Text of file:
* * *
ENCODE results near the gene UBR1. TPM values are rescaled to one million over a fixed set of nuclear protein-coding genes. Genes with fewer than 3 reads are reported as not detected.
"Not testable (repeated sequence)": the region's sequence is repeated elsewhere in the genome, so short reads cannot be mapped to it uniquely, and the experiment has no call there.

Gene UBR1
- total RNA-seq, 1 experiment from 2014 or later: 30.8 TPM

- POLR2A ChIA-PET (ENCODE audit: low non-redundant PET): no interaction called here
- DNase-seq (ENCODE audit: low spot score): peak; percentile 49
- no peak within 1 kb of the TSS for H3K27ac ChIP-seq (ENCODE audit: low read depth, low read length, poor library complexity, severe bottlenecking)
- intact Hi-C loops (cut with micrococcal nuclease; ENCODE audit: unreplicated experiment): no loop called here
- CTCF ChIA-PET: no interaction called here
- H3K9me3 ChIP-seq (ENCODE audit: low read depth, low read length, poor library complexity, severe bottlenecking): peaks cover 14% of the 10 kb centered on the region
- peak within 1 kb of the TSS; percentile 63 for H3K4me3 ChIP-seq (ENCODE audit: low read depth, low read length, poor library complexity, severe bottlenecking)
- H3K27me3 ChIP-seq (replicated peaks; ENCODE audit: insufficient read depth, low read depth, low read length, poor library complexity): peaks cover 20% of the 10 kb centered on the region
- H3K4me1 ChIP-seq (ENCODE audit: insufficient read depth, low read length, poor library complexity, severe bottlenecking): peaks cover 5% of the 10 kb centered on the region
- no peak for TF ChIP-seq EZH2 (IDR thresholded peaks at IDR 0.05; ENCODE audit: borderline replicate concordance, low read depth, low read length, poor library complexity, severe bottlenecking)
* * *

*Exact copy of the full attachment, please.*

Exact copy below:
ENCODE results near the gene UBR1. TPM values are rescaled to one million over a fixed set of nuclear protein-coding genes. Genes with fewer than 3 reads are reported as not detected.
"Not testable (repeated sequence)": the region's sequence is repeated elsewhere in the genome, so short reads cannot be mapped to it uniquely, and the experiment has no call there.

Gene UBR1
- total RNA-seq, 1 experiment from 2014 or later: 30.8 TPM

- POLR2A ChIA-PET (ENCODE audit: low non-redundant PET): no interaction called here
- DNase-seq (ENCODE audit: low spot score): peak; percentile 49
- no peak within 1 kb of the TSS for H3K27ac ChIP-seq (ENCODE audit: low read depth, low read length, poor library complexity, severe bottlenecking)
- intact Hi-C loops (cut with micrococcal nuclease; ENCODE audit: unreplicated experiment): no loop called here
- CTCF ChIA-PET: no interaction called here
- H3K9me3 ChIP-seq (ENCODE audit: low read depth, low read length, poor library complexity, severe bottlenecking): peaks cover 14% of the 10 kb centered on the region
- peak within 1 kb of the TSS; percentile 63 for H3K4me3 ChIP-seq (ENCODE audit: low read depth, low read length, poor library complexity, severe bottlenecking)
- H3K27me3 ChIP-seq (replicated peaks; ENCODE audit: insufficient read depth, low read depth, low read length, poor library complexity): peaks cover 20% of the 10 kb centered on the region
- H3K4me1 ChIP-seq (ENCODE audit: insufficient read depth, low read length, poor library complexity, severe bottlenecking): peaks cover 5% of the 10 kb centered on the region
- no peak for TF ChIP-seq EZH2 (IDR thresholded peaks at IDR 0.05; ENCODE audit: borderline replicate concordance, low read depth, low read length, poor library complexity, severe bottlenecking)